Did you know that in 1889 in London, the postman didn't call twice but 12 times? People in the city complained if a letter didn't arrive in a couple of hours, while even those in the provinces expected their letters to arrive next day and an response the day after.
I mention this because two weeks ago I sent an email to someone asking for some information that would enable me to decide on a course of action – and I’ve just had a reply. This is just one example of why technology isn’t all that – the latency of decision-making has been horribly impacted by email and voicemail. It’s just so slow! In the more recent old days, the default would have been to pick up the phone, but we have a different relationship with the phone these days. It’s why I’m not surprised that businesses have followed consumers in their love of the messaging app.
I mean, what’s not to like? It’s immediate, it’s quick, it somehow cuts through the ‘I’ll leave that for later’ filter and encourages a prompt response, you don’t actually have to engage anyone in a proper conversation, you have control over the dialogue and time to think about your answer. And you can have these message streams going across multiple channels simultaneously – and arguably causing just as much distraction as email – but still people seem very comfortable with the mechanism.
Well, the users do, perhaps the bosses who are not invited into the groups less so. I know from my work with the retail sector that there are staff bases who have ‘gone off piste’ and set up WhatsApp groups to communicate – not for gossip but for genuine operational reasons. So the bosses there face a double whammy - being out of the loop for one thing, and for another having staff use an app that is widely regarded as not compliant for business use, when it comes to GDPR and data security issues.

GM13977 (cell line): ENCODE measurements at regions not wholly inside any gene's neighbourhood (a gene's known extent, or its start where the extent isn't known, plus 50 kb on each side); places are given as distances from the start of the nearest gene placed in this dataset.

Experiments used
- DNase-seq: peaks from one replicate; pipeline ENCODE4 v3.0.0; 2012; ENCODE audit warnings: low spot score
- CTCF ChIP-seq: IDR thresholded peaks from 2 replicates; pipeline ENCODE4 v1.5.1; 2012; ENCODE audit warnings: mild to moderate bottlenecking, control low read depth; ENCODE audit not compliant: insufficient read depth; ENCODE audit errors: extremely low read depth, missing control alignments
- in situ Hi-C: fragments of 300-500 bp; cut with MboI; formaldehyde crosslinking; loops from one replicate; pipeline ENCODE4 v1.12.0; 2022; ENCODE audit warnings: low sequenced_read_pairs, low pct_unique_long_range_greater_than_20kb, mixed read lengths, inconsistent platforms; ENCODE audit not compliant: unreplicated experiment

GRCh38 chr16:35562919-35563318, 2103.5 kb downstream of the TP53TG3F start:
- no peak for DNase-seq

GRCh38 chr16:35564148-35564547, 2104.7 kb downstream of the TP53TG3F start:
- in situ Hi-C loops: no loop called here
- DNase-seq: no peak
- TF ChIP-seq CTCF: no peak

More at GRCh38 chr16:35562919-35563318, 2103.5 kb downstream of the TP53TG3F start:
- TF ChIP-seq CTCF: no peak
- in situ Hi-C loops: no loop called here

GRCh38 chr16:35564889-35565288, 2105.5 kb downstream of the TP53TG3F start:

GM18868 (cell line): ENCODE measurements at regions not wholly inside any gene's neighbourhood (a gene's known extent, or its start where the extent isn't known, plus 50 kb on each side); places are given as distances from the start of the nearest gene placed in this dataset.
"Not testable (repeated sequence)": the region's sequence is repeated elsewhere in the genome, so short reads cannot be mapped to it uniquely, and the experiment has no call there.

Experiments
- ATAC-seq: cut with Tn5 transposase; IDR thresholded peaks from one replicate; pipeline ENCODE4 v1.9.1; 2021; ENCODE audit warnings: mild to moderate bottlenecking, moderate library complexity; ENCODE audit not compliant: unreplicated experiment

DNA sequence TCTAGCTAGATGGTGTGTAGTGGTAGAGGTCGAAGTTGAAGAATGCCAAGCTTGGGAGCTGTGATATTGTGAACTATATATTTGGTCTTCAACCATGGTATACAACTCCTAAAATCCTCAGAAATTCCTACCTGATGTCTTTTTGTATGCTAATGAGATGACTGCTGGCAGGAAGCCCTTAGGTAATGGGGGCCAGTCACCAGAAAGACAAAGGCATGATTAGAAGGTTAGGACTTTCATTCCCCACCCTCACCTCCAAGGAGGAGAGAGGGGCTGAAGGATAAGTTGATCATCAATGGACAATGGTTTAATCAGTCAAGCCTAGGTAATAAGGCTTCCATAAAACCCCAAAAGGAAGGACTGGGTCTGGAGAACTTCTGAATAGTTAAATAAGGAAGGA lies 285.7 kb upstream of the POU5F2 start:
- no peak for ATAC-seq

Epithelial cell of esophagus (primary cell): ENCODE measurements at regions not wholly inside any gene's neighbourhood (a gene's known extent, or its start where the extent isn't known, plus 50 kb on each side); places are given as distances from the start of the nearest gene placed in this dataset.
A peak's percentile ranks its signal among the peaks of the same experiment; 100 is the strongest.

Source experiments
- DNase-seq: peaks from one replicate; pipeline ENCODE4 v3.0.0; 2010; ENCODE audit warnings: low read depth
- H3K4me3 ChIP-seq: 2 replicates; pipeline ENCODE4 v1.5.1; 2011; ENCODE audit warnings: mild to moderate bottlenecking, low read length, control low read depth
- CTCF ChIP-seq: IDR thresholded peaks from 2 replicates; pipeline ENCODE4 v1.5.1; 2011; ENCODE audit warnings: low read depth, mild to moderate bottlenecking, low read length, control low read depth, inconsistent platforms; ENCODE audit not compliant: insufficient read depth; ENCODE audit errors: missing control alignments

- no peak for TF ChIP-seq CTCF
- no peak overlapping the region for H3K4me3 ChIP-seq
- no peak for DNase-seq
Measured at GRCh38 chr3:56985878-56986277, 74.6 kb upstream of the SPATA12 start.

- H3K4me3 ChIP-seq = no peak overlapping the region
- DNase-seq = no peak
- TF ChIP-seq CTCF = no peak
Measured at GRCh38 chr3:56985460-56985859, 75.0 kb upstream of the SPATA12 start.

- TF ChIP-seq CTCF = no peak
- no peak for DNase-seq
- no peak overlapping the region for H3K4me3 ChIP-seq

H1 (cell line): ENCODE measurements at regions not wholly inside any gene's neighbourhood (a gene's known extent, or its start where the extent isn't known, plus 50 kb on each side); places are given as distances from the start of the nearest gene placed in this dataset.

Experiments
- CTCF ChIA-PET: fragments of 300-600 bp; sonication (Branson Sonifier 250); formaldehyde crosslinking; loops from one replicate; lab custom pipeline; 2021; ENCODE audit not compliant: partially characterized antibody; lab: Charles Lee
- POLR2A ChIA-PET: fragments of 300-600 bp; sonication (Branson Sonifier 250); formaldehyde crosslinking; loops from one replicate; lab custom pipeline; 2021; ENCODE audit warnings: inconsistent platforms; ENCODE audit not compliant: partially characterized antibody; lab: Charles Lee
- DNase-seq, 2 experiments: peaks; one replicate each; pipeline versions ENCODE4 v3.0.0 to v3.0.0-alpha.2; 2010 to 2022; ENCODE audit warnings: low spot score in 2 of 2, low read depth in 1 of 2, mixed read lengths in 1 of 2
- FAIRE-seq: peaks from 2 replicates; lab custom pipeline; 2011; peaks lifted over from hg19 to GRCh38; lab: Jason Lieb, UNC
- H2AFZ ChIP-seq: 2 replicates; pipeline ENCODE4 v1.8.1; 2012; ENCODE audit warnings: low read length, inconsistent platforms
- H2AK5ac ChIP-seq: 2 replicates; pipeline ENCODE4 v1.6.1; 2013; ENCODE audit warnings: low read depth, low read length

Other organisations – wanting messaging to be a full and proper part of internal comms and safe to use – have gone down the Microsoft Teams, Workplace or Slack route. So that’s another application put in the stack, to pay for, to manage, to embed, another point solution in a sea of point solutions.
Why? Why default to a limited quick fix? Sure, messaging is core to internal comms these days, and internal comms is core to engagement programs and people strategies. But there are a fair few other things that are core too – for example, feedback, recognition, self-service and self-sourcing, elearning, professional and personal support, user-centric resources, HR essentials – so instead of breaking these out and getting in more point solutions, why not aggregate? Why not bring everything together that can inform, enable, empower and assist your colleagues and put it behind one front door? What is so wrong with the idea of the ultimate staff app, one that moves beyond HR basics to impact operations, service delivery, training, customer service, quality management, sales and basically delivers right across the C suite?
There isn’t anything wrong with it. It just goes against people’s natural tendency to take a fairly reactive, micro approach to things - looking for a specific product to fix a specific problem, that problem also being the one that is looming largest on their desk at that moment. But that thinking means they risk missing the bigger prize – why choose a single use tool when you could have something that shapes the employee experience in a multitude of ways? Why spend time and money rolling out a messaging app (and a potentially non-compliant one at that) when you could spend the same on a secure engagement platform that would do your messaging and 20 other things besides – things that collectively can really shift the needle on productivity, efficiency, morale, commitment, staff retention, client loyalty and other performance improvement factors.
Have a think about it. Not in two weeks’ time but today.